Friday 10 January 2020 5:54 am

DEBATE: Could bringing back bonuses help make pay fairer?

Giles Gibbons is founding partner and chief executive of Good Business.
and Luke Hildyard
Luke Hildyard is director of the High Pay Centre.

Could bringing back performance-based bonuses help make pay fairer?

YES, says Giles Gibbons, chief executive of Good Business, an ethical strategy consultancy.

News this week that FTSE 100 bosses earn a typical worker’s wage in just 33 hours angered people across the UK — something has to change. And counter-intuitive as it may seem, bringing back bonus schemes would help. 

Yes, they are the symbol of the crazed short-termism that led to the collapse of Lehman Brothers and the subsequent financial crash. But that’s a result of the way they were structured. The concept of bonuses remains an unbeatable way to link reward to results.

Two changes would need to be made. First, bonuses need to be designed to prevent risky behaviour and incentivise progressive capitalism by linking them to non-financial targets as well as profits. Second, they need to be available to everyone who works for the organisation, proportional to their input, not just the few at the top.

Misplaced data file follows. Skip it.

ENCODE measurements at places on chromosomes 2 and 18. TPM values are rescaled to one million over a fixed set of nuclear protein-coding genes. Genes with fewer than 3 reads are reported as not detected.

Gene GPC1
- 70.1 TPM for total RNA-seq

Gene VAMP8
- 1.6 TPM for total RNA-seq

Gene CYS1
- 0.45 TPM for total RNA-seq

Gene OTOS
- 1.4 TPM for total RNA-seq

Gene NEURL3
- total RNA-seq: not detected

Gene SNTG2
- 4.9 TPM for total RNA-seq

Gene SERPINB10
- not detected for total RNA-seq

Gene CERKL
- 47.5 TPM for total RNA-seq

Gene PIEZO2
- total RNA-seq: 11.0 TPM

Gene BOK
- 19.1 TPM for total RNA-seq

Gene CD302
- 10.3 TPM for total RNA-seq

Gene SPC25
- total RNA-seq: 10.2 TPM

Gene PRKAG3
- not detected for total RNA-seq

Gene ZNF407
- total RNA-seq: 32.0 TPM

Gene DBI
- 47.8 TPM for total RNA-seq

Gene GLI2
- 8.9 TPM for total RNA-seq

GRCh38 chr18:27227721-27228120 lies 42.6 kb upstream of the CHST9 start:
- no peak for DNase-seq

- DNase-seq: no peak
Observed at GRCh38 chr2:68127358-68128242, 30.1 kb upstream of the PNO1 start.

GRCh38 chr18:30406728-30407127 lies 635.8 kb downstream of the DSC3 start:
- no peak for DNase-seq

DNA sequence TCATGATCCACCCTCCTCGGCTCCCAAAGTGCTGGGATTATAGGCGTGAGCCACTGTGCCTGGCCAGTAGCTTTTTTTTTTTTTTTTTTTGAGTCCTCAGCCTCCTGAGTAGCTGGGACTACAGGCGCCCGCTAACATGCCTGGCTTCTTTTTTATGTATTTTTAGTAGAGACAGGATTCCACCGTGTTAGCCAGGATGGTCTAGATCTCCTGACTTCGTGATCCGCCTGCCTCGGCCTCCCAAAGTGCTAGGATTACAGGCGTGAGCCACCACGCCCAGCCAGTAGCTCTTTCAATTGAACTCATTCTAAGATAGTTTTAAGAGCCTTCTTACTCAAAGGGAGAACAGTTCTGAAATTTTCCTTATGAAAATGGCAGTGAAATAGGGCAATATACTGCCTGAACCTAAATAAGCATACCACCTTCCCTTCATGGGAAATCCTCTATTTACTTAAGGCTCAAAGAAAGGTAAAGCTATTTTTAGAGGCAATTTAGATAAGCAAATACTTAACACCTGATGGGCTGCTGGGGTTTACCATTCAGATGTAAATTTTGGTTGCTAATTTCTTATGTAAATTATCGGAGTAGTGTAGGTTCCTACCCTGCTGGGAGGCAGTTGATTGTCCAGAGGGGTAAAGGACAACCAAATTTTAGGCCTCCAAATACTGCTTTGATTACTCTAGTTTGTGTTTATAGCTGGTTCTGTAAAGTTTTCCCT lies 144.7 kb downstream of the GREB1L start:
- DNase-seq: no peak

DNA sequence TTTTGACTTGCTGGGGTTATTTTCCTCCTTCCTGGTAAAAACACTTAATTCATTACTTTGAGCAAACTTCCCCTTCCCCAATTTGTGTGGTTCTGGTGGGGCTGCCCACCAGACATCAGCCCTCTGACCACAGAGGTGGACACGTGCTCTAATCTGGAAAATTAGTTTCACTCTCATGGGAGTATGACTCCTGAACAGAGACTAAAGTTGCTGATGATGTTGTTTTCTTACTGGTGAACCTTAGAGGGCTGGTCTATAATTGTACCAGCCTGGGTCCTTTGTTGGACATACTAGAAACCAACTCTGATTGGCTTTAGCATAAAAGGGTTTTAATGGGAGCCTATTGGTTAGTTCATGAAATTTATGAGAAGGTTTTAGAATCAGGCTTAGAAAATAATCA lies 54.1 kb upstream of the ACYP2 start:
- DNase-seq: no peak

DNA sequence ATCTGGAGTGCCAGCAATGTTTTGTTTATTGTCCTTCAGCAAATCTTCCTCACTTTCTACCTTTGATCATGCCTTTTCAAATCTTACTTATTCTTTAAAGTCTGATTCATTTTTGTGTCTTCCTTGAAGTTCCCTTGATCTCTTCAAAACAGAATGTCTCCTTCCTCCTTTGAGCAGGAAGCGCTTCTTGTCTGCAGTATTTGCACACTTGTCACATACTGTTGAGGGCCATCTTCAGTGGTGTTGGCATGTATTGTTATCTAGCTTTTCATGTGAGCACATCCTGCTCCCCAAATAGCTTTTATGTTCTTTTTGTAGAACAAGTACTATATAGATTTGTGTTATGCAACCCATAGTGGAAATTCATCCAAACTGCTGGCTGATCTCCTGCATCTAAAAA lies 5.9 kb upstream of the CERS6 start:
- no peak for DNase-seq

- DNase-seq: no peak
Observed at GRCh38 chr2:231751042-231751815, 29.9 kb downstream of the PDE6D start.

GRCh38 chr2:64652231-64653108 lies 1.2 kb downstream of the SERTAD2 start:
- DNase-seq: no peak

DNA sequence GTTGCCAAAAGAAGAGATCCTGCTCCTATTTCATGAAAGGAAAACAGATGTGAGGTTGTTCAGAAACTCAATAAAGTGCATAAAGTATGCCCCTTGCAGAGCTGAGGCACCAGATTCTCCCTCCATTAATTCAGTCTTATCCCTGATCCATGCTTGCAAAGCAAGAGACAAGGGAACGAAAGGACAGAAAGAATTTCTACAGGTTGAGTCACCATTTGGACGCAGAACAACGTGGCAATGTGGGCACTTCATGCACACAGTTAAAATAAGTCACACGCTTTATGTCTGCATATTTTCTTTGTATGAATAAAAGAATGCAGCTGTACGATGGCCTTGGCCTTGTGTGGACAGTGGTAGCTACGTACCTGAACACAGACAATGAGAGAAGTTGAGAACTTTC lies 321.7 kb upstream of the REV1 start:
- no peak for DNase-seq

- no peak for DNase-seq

Structured in this way, you could link overall pay to actual performance far more fairly. It would mean that everyone who contributes to the success of the business benefits from it — who’s going to complain about that?

NO, says Luke Hildyard, executive director of the High Pay Centre.

The share of total UK income captured by the richest one per cent has increased from six per cent to 15 per cent since 1979. Research from the LSE shows that the biggest leaps in the share of income going to the one per cent resulted from increased pay and bonuses in the financial services sector.

So the evidence suggests that performance-related pay in banking has made the gaps between those at the top and everybody else even wider — while also playing a role in Libor manipulation, money laundering, and countless other scandals. Elsewhere, chief executives’ incentive payments have encouraged businesses to take an increasingly short-term perspective, cutting investment in order to increase profitability and hit bonus targets.

Stronger employment rights, trade union access for low-paid workers, stakeholder-oriented corporate governance, and higher taxes on the super-rich are the route to fairer pay, not the fantasy of performance-related pay, which has already proven its highly undesirable consequences.

Main image credit: Getty

City A.M.'s opinion pages are a place for thought-provoking views and debate. These views are not necessarily shared by City A.M.

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